For those of you interested in seeing the value of a vCenter plugin for vCOps that is context sensitive read on! This is going to be a bit of a “Technology Cap ON” post as this is not available as today from VMware. The video and images included with this post are real, but it was done with a custom vCenter plugin that I give instruction for below.
The screenshot and video attached will demonstrate how if you are running vCOps to collect virtual infrastructure performance metrics, you can use the vCOps custom plugin to immediately drill into objects that you choose in vCenter. This functionality is truly awesome, as typically within vCenter you only have the default “performance” tab or the non-context sensitive vCOps plugin.
Follow the below instructions to familiarize yourself with how to create a custom vCenter server side plugin.
Before continuing you want to make sure that you have successfuy followed the instructions where you can see the proper tabs being displayed in vCenter and it is working per the document.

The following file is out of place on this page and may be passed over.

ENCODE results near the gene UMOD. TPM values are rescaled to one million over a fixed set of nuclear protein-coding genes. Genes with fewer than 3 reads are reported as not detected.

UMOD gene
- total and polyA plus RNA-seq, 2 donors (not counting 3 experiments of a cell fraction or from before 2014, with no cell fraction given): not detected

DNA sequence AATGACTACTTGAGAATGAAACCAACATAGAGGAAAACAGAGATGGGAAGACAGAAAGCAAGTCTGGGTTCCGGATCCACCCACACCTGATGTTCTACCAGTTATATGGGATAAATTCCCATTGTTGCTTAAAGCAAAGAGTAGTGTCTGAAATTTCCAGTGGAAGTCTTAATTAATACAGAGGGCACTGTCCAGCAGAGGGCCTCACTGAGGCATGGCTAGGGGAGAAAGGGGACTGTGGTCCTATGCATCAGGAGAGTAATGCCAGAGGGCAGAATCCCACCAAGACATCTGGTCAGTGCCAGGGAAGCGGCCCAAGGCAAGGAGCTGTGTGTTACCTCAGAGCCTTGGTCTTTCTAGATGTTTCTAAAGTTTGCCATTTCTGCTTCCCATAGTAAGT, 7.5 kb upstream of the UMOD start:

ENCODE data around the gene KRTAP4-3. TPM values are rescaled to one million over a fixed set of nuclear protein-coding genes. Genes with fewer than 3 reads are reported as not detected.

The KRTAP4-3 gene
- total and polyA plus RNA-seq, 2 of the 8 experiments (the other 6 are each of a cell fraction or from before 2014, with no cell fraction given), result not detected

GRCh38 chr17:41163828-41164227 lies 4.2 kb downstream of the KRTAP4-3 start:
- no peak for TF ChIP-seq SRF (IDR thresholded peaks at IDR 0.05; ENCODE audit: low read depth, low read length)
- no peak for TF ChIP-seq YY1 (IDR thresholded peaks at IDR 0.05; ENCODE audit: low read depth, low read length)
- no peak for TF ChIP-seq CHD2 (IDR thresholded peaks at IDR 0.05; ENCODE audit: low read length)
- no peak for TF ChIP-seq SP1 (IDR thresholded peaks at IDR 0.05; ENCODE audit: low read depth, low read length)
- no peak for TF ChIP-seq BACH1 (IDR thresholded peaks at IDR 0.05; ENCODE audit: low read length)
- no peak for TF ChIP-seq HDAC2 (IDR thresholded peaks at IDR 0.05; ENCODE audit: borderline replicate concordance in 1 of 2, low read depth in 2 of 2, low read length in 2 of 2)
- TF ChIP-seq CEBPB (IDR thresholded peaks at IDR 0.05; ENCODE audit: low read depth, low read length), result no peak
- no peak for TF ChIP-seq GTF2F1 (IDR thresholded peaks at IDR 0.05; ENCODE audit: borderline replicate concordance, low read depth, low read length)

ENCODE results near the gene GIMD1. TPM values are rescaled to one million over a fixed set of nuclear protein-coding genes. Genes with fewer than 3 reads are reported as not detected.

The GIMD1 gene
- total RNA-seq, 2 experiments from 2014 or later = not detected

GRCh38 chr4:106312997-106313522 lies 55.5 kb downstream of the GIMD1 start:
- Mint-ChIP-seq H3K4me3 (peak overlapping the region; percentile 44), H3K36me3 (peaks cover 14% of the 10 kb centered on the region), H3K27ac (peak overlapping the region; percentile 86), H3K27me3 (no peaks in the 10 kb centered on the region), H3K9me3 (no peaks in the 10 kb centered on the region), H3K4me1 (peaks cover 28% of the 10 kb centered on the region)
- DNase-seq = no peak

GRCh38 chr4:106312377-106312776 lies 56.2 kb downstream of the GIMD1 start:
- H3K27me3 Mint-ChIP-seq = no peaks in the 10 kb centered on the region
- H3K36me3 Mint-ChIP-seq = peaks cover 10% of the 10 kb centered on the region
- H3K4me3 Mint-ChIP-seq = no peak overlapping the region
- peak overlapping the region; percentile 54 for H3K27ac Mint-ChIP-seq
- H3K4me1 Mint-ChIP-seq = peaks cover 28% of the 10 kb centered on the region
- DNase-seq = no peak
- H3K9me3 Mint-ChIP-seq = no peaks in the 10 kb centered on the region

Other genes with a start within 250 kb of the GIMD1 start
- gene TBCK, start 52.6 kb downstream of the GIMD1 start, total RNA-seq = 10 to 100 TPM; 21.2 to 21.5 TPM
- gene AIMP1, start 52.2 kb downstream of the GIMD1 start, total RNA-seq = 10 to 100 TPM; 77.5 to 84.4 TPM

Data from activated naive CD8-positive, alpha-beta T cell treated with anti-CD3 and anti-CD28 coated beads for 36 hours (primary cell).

In place of the files included with the HOWTO post, use the files that are attached as part of this ZIP file. Place cust_get_ps_xml.jsp and cust_ps_lookup.jsp in the following directory on the vCenter server.
Extract the ps_vcops_db_x zip file to a directory on the vCenter server. Ensure that you can execute the script by running it from Powershell (check header of script for necessary parameters).
Edit the cust_get_ps_xml.jsp file and replace http://vcops01/ with the proper URL to your vCOps server.
Edit cust_ps_lookup.jsp and replace “c:\\scripts\\ps_vcopsdb_101211\\” with the correct path where you placed files from the ps_vcopsdb zip file (including double backslashes). As well edit the parameters to specify the correct vCOps database ip, username, and password.
To optimize the speed in which it takes to start PowerCLI and Powershell I highly recommend placing the powershell.exe.config file that is included in the following directories.
Wallah! You should have a working vCOps plugin. Enjoy, this should be a bit of a sneak peak for what it might feel like to have vCOps natively in vCenter.